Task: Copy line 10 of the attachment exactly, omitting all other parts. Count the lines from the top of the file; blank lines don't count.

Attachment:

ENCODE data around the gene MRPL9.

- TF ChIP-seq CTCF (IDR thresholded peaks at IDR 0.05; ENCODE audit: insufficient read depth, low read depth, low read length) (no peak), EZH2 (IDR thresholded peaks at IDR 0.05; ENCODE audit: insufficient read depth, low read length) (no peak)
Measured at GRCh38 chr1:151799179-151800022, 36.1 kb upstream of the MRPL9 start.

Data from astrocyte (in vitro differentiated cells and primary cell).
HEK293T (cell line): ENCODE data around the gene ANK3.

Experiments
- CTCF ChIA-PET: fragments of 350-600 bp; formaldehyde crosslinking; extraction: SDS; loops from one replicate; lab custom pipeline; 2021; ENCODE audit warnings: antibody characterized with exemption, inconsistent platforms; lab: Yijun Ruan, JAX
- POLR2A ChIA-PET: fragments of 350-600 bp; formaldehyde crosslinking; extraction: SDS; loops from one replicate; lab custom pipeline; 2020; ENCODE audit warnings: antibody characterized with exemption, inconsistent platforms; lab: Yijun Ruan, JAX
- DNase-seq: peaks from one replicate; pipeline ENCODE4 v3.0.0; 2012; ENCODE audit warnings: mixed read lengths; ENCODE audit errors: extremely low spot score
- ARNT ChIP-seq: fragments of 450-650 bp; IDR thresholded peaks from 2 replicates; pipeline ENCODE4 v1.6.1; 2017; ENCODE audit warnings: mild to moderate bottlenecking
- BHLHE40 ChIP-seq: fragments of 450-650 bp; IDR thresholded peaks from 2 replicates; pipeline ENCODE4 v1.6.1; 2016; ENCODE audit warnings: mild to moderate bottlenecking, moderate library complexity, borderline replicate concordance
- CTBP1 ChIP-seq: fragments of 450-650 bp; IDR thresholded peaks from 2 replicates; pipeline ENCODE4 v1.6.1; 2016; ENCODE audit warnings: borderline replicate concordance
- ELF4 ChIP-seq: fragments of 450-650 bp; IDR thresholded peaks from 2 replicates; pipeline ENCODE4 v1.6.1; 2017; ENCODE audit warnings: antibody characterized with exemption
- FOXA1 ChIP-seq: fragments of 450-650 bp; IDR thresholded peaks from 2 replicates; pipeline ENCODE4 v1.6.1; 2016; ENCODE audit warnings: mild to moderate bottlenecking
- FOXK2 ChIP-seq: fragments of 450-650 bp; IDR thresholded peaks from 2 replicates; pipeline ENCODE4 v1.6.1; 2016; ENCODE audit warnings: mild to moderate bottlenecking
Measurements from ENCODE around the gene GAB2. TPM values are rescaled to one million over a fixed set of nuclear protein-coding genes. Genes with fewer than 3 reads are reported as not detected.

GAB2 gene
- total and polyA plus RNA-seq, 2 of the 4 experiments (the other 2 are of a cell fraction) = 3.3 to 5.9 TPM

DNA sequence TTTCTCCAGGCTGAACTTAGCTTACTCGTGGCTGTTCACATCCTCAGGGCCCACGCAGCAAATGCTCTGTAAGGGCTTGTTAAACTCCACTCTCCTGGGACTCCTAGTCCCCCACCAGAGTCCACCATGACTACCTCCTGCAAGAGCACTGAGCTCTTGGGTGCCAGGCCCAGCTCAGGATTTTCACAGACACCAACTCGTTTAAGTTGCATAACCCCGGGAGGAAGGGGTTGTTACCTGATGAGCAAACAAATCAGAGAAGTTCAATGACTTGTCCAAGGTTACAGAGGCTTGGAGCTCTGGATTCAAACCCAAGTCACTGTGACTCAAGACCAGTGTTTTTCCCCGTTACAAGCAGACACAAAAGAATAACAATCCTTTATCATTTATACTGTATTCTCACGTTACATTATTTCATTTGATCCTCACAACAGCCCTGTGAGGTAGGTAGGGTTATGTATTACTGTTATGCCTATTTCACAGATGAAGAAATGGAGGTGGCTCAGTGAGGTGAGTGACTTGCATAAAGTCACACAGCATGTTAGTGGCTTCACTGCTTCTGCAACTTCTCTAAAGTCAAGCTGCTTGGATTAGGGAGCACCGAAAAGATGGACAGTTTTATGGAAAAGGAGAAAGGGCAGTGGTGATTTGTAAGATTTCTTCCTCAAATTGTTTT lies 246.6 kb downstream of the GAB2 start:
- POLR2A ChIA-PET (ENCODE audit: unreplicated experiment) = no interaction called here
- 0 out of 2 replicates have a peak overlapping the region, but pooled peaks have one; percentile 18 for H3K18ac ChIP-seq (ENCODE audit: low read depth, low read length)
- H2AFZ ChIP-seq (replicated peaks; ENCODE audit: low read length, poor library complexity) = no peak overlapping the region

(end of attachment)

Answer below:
- ARNT ChIP-seq: fragments of 450-650 bp; IDR thresholded peaks from 2 replicates; pipeline ENCODE4 v1.6.1; 2017; ENCODE audit warnings: mild to moderate bottlenecking